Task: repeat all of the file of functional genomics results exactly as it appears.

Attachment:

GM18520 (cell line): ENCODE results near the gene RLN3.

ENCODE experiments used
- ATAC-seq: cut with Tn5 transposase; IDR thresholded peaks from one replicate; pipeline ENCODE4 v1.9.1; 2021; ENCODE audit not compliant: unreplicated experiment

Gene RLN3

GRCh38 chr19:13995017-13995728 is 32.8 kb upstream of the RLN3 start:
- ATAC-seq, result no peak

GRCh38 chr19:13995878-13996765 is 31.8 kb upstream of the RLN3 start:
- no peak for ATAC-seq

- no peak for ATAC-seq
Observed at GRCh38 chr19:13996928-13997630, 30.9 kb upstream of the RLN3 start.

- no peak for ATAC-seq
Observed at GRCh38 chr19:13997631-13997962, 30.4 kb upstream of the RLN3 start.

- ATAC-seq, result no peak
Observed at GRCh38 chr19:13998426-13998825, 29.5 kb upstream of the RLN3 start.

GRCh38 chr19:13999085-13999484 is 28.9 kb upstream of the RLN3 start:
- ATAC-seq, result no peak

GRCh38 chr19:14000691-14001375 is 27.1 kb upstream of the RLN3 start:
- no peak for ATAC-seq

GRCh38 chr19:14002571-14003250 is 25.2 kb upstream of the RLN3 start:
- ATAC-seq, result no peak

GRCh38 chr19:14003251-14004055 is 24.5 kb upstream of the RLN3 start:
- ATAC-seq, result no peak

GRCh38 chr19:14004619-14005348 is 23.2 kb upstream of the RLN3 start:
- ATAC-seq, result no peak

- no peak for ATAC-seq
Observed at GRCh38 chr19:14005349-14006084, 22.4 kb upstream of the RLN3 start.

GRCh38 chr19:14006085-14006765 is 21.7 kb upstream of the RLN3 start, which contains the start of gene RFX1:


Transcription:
GM18520 (cell line): ENCODE results near the gene RLN3.

ENCODE experiments used
- ATAC-seq: cut with Tn5 transposase; IDR thresholded peaks from one replicate; pipeline ENCODE4 v1.9.1; 2021; ENCODE audit not compliant: unreplicated experiment

Gene RLN3

GRCh38 chr19:13995017-13995728 is 32.8 kb upstream of the RLN3 start:
- ATAC-seq, result no peak

GRCh38 chr19:13995878-13996765 is 31.8 kb upstream of the RLN3 start:
- no peak for ATAC-seq

- no peak for ATAC-seq
Observed at GRCh38 chr19:13996928-13997630, 30.9 kb upstream of the RLN3 start.

- no peak for ATAC-seq
Observed at GRCh38 chr19:13997631-13997962, 30.4 kb upstream of the RLN3 start.

- ATAC-seq, result no peak
Observed at GRCh38 chr19:13998426-13998825, 29.5 kb upstream of the RLN3 start.

GRCh38 chr19:13999085-13999484 is 28.9 kb upstream of the RLN3 start:
- ATAC-seq, result no peak

GRCh38 chr19:14000691-14001375 is 27.1 kb upstream of the RLN3 start:
- no peak for ATAC-seq

GRCh38 chr19:14002571-14003250 is 25.2 kb upstream of the RLN3 start:
- ATAC-seq, result no peak

GRCh38 chr19:14003251-14004055 is 24.5 kb upstream of the RLN3 start:
- ATAC-seq, result no peak

GRCh38 chr19:14004619-14005348 is 23.2 kb upstream of the RLN3 start:
- ATAC-seq, result no peak

- no peak for ATAC-seq
Observed at GRCh38 chr19:14005349-14006084, 22.4 kb upstream of the RLN3 start.

GRCh38 chr19:14006085-14006765 is 21.7 kb upstream of the RLN3 start, which contains the start of gene RFX1: